This is TALK OF THE NATION. I'm Neal Conan in Washington. In an extraordinary step, President Obama and China's new leader, Xi Jinping, met at a California ranch last weekend to reset relations between the two largest economies in the world and between an established superpower and an emerging rival.
As a columnist for the Miami Herald and a prolific novelist of books such as Strip Tease, Lucky You and Star Island, Carl Hiaasen has a subject: Florida. Hiaasen grew up in the state during the 1950s and has lived and worked there his entire life, watching it morph from a rural backwater with abundant natural beauty and resources to one struggling with the effects of development and tourism.
Josephina Garcia Rodriguez and Leticia Ponce Ramos sip coffee and console each other at a restaurant in front of Mexico City's prosecutor's office. They're about to head into a meeting with the lead investigator in the case of their kidnapped sons.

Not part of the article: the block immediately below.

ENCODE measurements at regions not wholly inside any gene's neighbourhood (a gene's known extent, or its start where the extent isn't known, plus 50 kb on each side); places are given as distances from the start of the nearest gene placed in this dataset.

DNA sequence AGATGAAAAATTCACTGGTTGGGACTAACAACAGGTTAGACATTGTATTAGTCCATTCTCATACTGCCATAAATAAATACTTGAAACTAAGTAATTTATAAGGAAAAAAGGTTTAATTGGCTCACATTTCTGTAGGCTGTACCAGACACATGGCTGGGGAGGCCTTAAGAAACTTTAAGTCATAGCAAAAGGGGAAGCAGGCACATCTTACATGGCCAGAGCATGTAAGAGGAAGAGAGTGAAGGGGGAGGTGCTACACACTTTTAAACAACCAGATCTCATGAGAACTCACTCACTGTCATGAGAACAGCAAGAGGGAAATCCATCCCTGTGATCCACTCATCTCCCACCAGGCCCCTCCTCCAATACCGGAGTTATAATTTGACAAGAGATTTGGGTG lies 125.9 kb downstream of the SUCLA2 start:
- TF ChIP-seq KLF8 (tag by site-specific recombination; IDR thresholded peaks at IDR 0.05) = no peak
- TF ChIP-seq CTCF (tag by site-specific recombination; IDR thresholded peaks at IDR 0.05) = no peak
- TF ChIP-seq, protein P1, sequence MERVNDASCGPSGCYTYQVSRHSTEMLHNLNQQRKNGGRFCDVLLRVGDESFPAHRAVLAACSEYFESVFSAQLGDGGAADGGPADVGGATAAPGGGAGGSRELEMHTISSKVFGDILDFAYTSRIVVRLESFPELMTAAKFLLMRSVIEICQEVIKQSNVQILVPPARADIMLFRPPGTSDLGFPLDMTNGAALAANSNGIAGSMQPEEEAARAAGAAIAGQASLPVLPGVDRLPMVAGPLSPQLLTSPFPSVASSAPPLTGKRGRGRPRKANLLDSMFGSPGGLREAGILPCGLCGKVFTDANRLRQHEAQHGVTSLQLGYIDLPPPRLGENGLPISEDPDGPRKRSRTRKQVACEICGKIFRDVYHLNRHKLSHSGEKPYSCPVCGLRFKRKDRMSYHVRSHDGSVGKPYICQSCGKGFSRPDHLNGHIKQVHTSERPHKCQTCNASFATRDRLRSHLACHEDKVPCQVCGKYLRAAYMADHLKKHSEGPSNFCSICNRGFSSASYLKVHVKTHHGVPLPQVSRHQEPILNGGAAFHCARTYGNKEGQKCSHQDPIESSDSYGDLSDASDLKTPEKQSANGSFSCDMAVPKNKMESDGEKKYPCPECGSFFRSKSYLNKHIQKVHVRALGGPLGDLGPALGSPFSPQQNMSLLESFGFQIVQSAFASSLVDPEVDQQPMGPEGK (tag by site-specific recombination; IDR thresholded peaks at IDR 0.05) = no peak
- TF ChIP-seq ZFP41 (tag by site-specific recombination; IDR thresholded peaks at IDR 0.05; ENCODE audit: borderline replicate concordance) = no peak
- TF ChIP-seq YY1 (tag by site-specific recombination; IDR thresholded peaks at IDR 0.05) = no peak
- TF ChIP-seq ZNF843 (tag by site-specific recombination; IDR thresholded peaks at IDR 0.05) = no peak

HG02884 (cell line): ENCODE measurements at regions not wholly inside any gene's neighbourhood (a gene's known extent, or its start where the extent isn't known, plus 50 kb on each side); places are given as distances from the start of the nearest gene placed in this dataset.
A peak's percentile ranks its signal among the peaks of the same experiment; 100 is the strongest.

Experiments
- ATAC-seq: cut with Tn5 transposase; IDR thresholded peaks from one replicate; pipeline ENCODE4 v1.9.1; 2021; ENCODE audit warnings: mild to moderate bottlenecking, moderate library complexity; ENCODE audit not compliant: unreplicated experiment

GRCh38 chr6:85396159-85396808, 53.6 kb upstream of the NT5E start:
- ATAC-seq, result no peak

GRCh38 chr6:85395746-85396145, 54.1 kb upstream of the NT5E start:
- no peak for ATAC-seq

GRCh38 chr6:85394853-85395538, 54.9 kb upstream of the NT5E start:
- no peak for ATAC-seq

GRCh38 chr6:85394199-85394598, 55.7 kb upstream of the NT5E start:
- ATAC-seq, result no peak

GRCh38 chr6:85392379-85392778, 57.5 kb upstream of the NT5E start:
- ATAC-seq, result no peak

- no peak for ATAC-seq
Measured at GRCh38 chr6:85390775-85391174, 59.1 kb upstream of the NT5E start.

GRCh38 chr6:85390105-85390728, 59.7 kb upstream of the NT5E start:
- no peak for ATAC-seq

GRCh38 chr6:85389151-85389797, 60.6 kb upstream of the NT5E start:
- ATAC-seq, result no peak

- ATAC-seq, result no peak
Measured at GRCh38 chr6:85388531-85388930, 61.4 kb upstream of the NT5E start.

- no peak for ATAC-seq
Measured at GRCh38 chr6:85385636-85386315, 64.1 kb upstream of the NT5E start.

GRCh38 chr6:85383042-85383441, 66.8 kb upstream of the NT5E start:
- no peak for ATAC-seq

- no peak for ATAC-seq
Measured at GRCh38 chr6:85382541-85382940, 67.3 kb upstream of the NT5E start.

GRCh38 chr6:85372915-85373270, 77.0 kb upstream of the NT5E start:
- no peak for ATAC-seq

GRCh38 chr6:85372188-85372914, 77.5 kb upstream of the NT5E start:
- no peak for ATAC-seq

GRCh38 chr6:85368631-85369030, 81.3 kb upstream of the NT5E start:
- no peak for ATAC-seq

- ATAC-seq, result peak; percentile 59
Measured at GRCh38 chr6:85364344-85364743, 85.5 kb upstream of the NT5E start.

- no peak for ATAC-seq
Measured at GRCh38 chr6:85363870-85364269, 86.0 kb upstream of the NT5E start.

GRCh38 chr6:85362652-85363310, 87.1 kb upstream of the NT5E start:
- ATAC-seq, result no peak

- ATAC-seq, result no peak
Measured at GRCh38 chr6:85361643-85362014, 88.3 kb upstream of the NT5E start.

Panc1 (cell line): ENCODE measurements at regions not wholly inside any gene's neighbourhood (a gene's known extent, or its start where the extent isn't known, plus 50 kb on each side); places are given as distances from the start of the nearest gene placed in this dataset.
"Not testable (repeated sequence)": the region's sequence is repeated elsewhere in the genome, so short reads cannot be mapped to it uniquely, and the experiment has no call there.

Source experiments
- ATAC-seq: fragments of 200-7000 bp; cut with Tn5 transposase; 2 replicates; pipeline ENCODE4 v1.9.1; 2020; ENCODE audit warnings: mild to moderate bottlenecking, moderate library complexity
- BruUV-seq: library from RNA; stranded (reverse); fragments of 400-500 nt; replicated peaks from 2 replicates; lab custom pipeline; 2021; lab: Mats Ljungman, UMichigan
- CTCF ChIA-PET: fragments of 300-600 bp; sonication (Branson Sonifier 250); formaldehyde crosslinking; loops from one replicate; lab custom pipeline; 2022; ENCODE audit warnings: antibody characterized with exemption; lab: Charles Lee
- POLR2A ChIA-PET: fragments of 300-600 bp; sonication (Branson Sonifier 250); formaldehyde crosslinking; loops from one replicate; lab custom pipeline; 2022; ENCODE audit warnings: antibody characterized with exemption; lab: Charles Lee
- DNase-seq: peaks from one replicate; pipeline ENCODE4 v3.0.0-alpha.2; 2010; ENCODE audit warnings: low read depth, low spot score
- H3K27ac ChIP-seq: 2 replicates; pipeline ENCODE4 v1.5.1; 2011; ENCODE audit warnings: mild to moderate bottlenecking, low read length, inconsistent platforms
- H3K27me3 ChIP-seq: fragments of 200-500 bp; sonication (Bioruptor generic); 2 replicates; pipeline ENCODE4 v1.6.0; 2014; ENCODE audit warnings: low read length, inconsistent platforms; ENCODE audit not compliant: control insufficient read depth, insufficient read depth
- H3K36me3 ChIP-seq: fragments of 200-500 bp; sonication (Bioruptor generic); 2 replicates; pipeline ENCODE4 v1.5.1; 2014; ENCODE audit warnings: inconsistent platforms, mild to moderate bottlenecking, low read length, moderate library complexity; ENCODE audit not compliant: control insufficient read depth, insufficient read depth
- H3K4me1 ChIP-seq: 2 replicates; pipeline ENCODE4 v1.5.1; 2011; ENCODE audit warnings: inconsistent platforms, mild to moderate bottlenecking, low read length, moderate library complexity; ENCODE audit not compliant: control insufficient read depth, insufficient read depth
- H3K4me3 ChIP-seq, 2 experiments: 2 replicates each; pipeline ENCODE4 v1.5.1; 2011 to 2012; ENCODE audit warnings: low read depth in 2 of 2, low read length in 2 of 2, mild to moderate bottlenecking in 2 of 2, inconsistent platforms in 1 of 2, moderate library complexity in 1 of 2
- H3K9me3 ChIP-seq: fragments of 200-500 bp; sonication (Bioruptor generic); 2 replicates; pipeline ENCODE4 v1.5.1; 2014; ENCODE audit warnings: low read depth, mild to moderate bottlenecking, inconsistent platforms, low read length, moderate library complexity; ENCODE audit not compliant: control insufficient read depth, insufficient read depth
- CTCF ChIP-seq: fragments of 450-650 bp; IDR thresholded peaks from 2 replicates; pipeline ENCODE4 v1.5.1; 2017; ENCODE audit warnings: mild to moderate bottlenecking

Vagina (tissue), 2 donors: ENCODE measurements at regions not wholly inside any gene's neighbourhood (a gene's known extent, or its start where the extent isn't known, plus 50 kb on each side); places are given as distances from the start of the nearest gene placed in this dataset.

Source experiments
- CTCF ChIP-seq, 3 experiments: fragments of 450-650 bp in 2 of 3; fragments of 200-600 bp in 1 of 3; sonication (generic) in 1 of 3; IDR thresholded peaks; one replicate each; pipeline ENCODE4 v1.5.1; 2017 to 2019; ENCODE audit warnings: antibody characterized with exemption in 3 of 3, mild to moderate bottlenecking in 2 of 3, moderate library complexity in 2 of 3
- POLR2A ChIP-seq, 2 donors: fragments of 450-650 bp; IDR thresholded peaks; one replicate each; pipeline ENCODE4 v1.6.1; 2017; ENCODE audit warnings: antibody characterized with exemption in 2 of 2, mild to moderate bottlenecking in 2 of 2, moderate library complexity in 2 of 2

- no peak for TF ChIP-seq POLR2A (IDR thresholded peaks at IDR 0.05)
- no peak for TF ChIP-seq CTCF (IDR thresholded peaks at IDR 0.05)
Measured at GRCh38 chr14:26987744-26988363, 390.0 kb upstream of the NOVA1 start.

"We're going on three weeks since they were kidnapped," Garcia says. "It's been some difficult days, really hard for us mothers. We just want our sons back home with us."
The trio of Joe Dyson (drums), Max Moran (bass) and Conun Pappas (piano) met in New Orleans' performing-arts high school, and have all gone on to careers in music. Together, they've worked as Donald Harrison's rhythm section before they could legally drink, and in 2012 released a self-titled debut album as The Bridge Trio. Their new-school inspirations and grounding in New Orleans' musical community result in a precociously mature sound.
An obviously unhappy Judge Edward Korman has approved the Obama administration's proposal to make just one formulation of the morning-after birth control pill available over the counter without age restrictions.
But in a testily worded six-page memorandum, the federal district judge made it clear he is not particularly pleased with the outcome. He has been overseeing the case in one way or another for more than eight years.
Originally published on Thu June 13, 2013 11:54 am
A trio of Chinese astronauts has successfully docked with the Tiangong-1 space laboratory for what's expected to be a total of 15 days in orbit — the longest mission to date for China's burgeoning manned space program.
We get a lot of mail at NPR Music, and amid the American Girl catalogs we never ordered is a slew of smart questions about how music fits into our lives — and, this week, how first-time music-festival attendees can survive and thrive in an overwhelming setting.